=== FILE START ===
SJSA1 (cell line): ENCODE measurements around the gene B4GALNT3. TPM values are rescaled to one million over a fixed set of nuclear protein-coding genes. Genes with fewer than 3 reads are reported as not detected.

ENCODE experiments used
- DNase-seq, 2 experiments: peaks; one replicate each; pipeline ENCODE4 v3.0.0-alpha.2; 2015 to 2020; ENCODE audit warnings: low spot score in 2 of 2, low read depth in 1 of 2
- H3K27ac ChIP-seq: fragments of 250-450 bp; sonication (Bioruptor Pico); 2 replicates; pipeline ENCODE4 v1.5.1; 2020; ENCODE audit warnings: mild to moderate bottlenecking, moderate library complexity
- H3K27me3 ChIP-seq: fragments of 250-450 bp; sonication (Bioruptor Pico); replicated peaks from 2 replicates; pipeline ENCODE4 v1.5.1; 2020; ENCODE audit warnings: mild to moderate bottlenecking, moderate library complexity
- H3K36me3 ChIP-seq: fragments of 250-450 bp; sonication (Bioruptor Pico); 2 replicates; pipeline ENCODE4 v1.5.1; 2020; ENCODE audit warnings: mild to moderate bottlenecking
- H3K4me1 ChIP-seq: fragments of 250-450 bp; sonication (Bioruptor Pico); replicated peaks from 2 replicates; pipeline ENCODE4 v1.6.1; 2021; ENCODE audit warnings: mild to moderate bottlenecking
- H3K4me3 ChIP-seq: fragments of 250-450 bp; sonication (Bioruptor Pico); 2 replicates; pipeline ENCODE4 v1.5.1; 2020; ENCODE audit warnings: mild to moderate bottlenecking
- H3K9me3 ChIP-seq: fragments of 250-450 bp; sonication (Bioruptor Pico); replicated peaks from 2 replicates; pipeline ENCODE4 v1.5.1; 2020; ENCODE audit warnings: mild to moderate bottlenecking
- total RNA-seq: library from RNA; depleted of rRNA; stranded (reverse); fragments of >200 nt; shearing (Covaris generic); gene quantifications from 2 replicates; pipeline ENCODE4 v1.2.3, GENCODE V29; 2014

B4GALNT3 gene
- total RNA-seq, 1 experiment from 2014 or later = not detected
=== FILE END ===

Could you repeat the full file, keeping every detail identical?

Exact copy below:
SJSA1 (cell line): ENCODE measurements around the gene B4GALNT3. TPM values are rescaled to one million over a fixed set of nuclear protein-coding genes. Genes with fewer than 3 reads are reported as not detected.

ENCODE experiments used
- DNase-seq, 2 experiments: peaks; one replicate each; pipeline ENCODE4 v3.0.0-alpha.2; 2015 to 2020; ENCODE audit warnings: low spot score in 2 of 2, low read depth in 1 of 2
- H3K27ac ChIP-seq: fragments of 250-450 bp; sonication (Bioruptor Pico); 2 replicates; pipeline ENCODE4 v1.5.1; 2020; ENCODE audit warnings: mild to moderate bottlenecking, moderate library complexity
- H3K27me3 ChIP-seq: fragments of 250-450 bp; sonication (Bioruptor Pico); replicated peaks from 2 replicates; pipeline ENCODE4 v1.5.1; 2020; ENCODE audit warnings: mild to moderate bottlenecking, moderate library complexity
- H3K36me3 ChIP-seq: fragments of 250-450 bp; sonication (Bioruptor Pico); 2 replicates; pipeline ENCODE4 v1.5.1; 2020; ENCODE audit warnings: mild to moderate bottlenecking
- H3K4me1 ChIP-seq: fragments of 250-450 bp; sonication (Bioruptor Pico); replicated peaks from 2 replicates; pipeline ENCODE4 v1.6.1; 2021; ENCODE audit warnings: mild to moderate bottlenecking
- H3K4me3 ChIP-seq: fragments of 250-450 bp; sonication (Bioruptor Pico); 2 replicates; pipeline ENCODE4 v1.5.1; 2020; ENCODE audit warnings: mild to moderate bottlenecking
- H3K9me3 ChIP-seq: fragments of 250-450 bp; sonication (Bioruptor Pico); replicated peaks from 2 replicates; pipeline ENCODE4 v1.5.1; 2020; ENCODE audit warnings: mild to moderate bottlenecking
- total RNA-seq: library from RNA; depleted of rRNA; stranded (reverse); fragments of >200 nt; shearing (Covaris generic); gene quantifications from 2 replicates; pipeline ENCODE4 v1.2.3, GENCODE V29; 2014

B4GALNT3 gene
- total RNA-seq, 1 experiment from 2014 or later = not detected